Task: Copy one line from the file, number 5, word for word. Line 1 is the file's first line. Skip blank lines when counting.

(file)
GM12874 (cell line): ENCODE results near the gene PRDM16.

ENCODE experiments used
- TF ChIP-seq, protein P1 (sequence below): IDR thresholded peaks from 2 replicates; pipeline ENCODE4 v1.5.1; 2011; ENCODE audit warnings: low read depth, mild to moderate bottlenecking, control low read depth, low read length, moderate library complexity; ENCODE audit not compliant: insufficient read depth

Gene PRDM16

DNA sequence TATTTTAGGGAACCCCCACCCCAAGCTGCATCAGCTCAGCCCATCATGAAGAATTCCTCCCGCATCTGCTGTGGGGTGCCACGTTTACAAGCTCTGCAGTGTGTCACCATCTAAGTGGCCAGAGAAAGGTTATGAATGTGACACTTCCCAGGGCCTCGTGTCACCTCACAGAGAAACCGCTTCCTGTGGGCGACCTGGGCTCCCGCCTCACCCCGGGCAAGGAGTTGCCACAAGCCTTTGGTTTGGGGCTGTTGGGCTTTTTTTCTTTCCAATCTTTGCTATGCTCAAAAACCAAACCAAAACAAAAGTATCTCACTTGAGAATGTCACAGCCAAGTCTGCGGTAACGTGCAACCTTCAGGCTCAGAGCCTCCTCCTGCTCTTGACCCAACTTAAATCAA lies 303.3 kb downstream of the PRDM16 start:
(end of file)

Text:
DNA sequence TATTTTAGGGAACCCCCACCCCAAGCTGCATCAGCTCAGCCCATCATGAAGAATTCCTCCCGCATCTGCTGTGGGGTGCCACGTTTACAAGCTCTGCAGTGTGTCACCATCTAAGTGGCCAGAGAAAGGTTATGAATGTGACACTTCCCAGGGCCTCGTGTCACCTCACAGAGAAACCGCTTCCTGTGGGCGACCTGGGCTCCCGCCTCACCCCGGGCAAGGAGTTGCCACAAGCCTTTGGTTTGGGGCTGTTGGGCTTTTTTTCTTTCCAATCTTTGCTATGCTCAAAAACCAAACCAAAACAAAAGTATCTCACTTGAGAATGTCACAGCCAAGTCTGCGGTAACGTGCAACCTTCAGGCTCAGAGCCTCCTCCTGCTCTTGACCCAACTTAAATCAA lies 303.3 kb downstream of the PRDM16 start: